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About ItsADogsLyfe

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    Senior Member

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  • Location
    East Tennessee
  • Interests
    working my dogs
  1. I did manage to get in touch with Lil and hopefully she'll find someone to work with her and Bill. I was in a hurry on my original post and put Bill as the sire of Lil's Bill and my Mike and it is Ben. Not sure where my head was.. Tec, Tombstone is one of my favorite movies. I think Val Kilmer portrayed Doc better than any other movies I've seen. But that's my personal feelings..
  2. I just was reading Lilliam's thread and as the topic is locked and she posted as a guest I can't respond. I know LIlliam personally, in fact I own her Bill's brother, Mike. They are son's of Alasdair's Ben out of a Wisp Granddaughter owned by Ken Willard. Lilliam does know how to work dogs but has been out of it for a number of years, as I myself have. I do have sheep however and work my Mike occasionally. Not sure if you are aware Lil, but Mike and Bill are 11, not 12. If you ever are in my area, E TN, you can come work Bill on my sheep.. Seth has retired himself from sheep and will on
  3. Back when I was working and training my dogs more, they're all older now. Wherever we trained at, whether it was my house in the field across the road, or out in the desert, we would each bring several dogs in various stages of training and tie them to a fence or the truck and work one, put it up, then work another. Obviously the older more experienced dogs would help the younger ones by holding sheep and fixing wrecks. This way the younger ones could watch and learn also. I miss those days as I have nobody to work with anymore.
  4. Well, I've had the good fortune to be able to work my dogs on sheep. My dogs are rarely on a lead and I can control them from a great distance with a whistle. My dogs would do anything I wanted them to do so they can work. They are more than just a pet, they are a partner and I don't shock my partner and break his trust in me by doing something to him he can't understand. I teach him by using methods that make sense to him. You may have worked with dogs, but you obviously haven't worked with a working Border Collie or you wouldn't need to ask me such a question.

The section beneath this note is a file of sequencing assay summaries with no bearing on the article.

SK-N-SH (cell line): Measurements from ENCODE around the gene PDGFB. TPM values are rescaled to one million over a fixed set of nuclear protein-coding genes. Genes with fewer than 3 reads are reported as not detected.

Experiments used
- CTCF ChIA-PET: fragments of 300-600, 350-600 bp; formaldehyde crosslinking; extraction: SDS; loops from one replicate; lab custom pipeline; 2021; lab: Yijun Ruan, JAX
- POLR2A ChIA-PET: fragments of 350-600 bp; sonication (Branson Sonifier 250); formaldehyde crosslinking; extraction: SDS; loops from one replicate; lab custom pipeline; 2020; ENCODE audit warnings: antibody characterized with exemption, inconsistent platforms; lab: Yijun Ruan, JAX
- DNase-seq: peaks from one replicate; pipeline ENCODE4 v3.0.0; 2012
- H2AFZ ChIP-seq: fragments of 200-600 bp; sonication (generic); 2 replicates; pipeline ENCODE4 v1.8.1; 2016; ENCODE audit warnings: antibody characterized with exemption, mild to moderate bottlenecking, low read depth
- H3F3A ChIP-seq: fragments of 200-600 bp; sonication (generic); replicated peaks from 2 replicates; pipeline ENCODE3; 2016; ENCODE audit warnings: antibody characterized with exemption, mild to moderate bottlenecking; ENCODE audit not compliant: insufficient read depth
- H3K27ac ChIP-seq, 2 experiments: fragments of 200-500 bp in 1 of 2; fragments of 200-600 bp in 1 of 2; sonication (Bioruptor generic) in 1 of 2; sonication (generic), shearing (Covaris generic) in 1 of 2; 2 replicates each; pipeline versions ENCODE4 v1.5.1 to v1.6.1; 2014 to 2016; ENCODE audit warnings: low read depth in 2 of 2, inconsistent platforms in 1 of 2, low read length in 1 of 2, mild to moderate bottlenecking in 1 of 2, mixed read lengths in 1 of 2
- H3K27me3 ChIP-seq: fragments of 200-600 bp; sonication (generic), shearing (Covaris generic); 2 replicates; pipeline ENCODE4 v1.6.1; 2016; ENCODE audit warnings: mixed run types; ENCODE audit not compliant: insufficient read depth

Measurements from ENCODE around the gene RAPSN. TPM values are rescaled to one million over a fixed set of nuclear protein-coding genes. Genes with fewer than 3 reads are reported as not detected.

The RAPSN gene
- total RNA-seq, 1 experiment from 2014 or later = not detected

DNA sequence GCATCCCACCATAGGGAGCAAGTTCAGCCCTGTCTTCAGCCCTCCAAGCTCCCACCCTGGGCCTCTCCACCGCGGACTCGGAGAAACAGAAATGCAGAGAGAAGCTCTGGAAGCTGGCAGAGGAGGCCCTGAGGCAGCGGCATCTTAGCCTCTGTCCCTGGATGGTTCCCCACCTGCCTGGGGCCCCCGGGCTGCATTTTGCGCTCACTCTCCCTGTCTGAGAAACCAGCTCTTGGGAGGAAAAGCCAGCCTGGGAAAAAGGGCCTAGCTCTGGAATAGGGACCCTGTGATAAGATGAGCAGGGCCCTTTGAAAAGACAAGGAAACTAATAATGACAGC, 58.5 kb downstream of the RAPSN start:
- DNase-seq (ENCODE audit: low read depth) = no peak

5. I know we've been through the pro/anti shock collar discussion before, but I don't think I've ever commented personally on it. I've seen too many dogs that have had the collars used on them and it changes them. One dog, an Aussie had been sent to a "trainer" at the age of 6 mos and that "trainer" used a shock collar on the dog. That dog is now over 6 years old and her mind has never been right since she had the collar on. I get dogs in my groom shop all the time that have shock/barking collars on and I have a real hard time handling them because they don't respond right. They get jumpy and pan
  6. You know, I've been in the "dog" business most of my life, in one form or another. I can tell if an E (shock) collar has been used on the dog. I can read dogs very well and dogs that have been subjected to a shock collar do not act the same, ever again. Of course some dogs react better to it than others, just like humans all dogs are different in how they handle things. No matter who is handling the dog and how it is used, it does not make sense to the dog. Sure, the dog can be conditioned to respond to the collar, but it will never make sense to the dog. I just love how humans can justify any
  7. Not to detract from the original topic, but I wanted to address this statement. The dog was not working sheep in the video, therefore any pressure she may have been feeling does not apply to a working stockdog. My best bred dog is very human shy and would definitely "bug out" when approached by people he either doesn't know or hasn't seen in a while. However, he does not back off pressure when working sheep no matter who is near. You can't tell how a dog will work by what it does or acts like off sheep. Just another example. One of my other dogs is very sensitive and used to be fearful of pe